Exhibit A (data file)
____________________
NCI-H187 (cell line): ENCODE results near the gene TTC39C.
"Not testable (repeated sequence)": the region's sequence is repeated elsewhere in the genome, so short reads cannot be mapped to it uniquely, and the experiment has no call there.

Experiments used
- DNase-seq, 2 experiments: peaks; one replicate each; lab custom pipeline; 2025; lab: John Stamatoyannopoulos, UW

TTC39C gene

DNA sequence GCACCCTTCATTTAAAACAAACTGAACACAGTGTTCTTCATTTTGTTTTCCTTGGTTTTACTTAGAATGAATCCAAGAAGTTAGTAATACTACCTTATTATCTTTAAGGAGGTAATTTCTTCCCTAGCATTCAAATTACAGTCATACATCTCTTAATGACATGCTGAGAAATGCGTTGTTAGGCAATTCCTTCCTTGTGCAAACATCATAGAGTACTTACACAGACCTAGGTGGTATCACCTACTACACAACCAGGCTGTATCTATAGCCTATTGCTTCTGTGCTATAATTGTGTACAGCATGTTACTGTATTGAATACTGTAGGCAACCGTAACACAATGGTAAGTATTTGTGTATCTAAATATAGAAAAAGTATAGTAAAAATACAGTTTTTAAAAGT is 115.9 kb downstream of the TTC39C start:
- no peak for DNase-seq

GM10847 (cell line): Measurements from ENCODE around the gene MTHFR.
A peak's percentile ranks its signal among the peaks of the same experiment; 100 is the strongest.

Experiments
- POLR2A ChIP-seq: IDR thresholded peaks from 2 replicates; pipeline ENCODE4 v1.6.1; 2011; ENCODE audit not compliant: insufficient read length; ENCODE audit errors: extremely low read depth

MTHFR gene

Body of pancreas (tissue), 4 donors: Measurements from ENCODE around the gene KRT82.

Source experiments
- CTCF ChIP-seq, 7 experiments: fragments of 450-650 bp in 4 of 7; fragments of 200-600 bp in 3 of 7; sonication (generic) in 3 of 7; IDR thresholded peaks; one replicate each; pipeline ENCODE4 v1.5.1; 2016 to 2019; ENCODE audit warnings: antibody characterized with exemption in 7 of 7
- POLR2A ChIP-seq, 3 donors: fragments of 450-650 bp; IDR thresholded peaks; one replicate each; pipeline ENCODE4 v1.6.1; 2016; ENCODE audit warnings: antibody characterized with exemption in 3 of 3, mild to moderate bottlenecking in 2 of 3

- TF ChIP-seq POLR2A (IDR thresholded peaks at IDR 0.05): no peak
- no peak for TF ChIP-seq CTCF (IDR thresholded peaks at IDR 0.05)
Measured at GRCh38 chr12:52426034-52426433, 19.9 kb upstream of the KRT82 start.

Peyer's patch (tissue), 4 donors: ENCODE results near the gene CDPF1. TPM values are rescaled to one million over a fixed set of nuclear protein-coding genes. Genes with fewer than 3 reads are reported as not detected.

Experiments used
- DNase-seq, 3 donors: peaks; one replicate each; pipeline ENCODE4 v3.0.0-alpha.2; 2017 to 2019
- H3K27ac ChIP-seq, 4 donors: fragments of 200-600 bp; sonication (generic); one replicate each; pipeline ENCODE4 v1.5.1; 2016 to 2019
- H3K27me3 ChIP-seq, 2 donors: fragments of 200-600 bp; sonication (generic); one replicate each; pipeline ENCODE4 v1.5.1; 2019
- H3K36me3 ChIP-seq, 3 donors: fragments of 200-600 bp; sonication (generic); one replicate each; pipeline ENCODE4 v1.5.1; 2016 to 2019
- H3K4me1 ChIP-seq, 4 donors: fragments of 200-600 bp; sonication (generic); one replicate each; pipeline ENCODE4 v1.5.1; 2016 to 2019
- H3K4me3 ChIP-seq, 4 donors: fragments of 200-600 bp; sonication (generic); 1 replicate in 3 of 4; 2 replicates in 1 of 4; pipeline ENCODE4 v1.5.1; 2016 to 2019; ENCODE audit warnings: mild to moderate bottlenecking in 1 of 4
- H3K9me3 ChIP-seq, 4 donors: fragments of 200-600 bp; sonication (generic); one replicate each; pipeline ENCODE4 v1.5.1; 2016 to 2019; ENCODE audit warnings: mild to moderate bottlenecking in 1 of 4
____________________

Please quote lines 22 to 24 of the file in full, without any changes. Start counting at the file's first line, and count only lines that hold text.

- DNase-seq, 3 donors: peaks; one replicate each; pipeline ENCODE4 v3.0.0-alpha.2; 2017 to 2019
- H3K27ac ChIP-seq, 4 donors: fragments of 200-600 bp; sonication (generic); one replicate each; pipeline ENCODE4 v1.5.1; 2016 to 2019
- H3K27me3 ChIP-seq, 2 donors: fragments of 200-600 bp; sonication (generic); one replicate each; pipeline ENCODE4 v1.5.1; 2019